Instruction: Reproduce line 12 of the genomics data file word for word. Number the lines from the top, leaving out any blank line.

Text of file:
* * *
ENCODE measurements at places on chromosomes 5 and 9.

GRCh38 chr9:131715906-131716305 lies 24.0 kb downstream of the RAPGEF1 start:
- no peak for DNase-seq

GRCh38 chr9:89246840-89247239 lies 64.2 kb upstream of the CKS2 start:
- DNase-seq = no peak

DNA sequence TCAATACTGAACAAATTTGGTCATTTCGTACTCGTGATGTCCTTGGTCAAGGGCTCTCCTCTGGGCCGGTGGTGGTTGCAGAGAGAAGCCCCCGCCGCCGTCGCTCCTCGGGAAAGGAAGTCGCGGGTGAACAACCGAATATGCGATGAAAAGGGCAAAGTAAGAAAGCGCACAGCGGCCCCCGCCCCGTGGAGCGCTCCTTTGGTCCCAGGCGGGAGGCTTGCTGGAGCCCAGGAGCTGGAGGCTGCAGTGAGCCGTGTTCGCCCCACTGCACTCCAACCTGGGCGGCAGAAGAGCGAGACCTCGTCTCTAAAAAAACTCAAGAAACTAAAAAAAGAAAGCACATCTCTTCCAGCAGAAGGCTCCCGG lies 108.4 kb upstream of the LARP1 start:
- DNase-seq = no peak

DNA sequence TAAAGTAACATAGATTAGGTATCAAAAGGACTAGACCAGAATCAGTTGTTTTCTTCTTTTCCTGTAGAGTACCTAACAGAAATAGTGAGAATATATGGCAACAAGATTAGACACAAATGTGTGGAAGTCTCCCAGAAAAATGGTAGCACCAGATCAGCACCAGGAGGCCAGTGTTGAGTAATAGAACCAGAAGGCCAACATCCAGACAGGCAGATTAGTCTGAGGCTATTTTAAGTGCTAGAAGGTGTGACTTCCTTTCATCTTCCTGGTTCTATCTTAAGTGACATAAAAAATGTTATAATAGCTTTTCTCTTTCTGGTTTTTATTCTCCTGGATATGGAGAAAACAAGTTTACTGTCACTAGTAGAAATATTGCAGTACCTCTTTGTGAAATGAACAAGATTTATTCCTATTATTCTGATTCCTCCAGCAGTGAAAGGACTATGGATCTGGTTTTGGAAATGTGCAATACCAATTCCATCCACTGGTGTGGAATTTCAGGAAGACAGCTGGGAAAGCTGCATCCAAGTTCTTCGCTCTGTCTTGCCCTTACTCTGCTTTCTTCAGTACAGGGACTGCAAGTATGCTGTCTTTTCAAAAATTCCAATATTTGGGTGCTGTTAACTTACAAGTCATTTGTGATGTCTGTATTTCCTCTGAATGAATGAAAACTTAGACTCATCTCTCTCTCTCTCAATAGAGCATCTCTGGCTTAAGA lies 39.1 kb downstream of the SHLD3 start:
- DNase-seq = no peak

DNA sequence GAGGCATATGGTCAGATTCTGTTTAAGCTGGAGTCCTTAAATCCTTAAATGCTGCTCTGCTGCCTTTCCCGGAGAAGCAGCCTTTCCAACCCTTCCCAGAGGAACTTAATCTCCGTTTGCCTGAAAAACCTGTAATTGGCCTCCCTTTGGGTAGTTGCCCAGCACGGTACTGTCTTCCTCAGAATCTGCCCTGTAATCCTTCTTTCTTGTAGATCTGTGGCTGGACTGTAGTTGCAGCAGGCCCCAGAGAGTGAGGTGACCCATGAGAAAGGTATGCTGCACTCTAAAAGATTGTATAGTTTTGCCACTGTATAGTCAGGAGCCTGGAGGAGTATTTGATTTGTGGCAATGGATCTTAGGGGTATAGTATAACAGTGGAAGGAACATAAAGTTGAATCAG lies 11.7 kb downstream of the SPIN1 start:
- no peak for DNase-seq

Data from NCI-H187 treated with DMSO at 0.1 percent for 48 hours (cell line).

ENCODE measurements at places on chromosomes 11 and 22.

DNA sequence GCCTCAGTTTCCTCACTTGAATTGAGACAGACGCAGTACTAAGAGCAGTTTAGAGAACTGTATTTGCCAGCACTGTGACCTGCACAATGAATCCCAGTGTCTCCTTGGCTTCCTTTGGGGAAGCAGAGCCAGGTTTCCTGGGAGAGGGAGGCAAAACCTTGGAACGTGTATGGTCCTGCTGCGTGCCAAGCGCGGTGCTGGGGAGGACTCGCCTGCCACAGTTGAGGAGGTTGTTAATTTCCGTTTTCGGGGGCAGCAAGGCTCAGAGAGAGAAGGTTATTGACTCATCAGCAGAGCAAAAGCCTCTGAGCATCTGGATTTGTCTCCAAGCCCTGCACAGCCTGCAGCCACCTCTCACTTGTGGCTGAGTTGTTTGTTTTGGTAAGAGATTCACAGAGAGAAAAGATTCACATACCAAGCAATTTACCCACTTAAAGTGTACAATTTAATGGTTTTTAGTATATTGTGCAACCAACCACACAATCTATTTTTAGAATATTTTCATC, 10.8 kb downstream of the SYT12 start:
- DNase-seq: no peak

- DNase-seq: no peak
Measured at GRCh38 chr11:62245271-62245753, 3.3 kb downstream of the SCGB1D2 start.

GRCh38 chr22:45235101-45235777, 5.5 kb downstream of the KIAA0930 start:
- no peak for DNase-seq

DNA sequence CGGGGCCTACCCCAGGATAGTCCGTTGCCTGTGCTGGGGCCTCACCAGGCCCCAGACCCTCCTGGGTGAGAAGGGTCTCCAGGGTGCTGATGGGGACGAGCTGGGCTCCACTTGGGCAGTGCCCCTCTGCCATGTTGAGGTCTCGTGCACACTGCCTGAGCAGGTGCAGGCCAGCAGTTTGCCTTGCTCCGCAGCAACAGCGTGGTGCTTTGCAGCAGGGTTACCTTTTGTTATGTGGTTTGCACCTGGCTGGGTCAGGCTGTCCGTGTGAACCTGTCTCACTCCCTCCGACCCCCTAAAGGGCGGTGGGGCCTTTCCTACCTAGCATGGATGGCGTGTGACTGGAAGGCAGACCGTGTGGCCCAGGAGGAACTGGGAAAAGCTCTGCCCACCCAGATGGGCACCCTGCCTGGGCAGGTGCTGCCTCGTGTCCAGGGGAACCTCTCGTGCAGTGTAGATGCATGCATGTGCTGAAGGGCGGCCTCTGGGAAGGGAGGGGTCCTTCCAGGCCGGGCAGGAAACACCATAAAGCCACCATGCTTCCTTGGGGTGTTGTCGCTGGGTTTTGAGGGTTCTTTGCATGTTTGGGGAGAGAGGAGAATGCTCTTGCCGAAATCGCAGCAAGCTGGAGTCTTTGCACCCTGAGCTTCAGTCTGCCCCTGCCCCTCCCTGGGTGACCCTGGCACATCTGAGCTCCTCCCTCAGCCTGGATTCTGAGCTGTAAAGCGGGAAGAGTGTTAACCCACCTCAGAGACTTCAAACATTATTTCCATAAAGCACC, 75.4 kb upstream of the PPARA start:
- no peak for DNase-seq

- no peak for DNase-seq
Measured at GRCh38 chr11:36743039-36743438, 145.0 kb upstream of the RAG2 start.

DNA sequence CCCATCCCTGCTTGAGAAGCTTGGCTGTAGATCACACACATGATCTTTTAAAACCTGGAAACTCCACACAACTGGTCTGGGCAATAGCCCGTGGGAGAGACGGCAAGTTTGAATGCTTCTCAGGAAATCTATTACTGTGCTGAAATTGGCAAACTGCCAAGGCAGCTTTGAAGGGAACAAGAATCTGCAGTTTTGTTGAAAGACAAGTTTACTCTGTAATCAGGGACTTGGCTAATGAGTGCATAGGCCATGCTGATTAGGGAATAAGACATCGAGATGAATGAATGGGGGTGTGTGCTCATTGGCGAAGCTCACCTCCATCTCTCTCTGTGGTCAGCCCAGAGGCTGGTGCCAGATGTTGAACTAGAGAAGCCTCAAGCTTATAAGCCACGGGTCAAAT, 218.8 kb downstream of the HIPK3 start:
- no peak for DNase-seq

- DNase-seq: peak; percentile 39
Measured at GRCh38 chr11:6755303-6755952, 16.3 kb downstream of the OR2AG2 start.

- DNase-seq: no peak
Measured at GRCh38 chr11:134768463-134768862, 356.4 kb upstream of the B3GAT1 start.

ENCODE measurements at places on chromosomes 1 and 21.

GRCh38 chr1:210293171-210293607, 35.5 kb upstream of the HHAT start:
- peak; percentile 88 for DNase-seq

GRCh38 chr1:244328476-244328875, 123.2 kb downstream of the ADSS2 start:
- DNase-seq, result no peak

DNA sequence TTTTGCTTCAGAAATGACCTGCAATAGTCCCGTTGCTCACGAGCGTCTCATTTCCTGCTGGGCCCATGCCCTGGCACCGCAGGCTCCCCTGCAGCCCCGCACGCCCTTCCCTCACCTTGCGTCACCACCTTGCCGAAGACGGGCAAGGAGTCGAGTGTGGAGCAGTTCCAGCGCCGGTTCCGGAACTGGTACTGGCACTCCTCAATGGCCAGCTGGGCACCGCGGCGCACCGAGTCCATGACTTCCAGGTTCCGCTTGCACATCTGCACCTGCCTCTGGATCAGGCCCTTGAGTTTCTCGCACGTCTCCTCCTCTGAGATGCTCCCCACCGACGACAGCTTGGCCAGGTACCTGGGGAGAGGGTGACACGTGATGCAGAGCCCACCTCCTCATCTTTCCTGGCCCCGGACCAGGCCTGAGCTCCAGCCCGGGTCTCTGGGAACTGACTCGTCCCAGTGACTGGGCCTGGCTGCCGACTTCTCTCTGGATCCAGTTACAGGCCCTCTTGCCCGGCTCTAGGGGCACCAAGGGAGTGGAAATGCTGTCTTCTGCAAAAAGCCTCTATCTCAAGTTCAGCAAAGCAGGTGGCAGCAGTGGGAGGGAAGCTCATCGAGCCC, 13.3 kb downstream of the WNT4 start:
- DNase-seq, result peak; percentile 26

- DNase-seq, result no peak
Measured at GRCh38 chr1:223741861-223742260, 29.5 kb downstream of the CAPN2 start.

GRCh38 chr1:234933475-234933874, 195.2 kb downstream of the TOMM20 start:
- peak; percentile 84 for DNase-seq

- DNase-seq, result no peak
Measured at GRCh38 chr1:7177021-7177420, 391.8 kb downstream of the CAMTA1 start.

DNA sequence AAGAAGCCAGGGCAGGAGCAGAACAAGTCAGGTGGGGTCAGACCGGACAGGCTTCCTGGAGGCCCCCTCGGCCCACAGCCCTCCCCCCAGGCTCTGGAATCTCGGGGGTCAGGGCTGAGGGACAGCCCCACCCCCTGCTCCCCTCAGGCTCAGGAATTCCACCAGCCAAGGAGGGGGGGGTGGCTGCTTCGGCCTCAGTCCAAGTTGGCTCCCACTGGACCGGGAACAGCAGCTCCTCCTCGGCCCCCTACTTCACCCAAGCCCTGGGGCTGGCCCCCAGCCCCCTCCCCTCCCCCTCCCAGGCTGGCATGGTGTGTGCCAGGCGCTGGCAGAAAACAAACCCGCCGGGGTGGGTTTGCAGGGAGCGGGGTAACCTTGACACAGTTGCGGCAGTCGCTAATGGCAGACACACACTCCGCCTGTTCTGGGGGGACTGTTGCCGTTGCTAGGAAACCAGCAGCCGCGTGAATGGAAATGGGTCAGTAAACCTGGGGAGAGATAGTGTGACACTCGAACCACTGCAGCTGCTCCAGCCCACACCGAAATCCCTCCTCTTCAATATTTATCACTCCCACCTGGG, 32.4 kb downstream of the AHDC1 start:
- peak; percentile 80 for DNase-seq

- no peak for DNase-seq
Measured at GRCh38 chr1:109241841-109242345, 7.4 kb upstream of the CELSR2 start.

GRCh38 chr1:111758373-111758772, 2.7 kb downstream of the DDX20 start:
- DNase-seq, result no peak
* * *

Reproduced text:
Data from NCI-H187 treated with DMSO at 0.1 percent for 48 hours (cell line).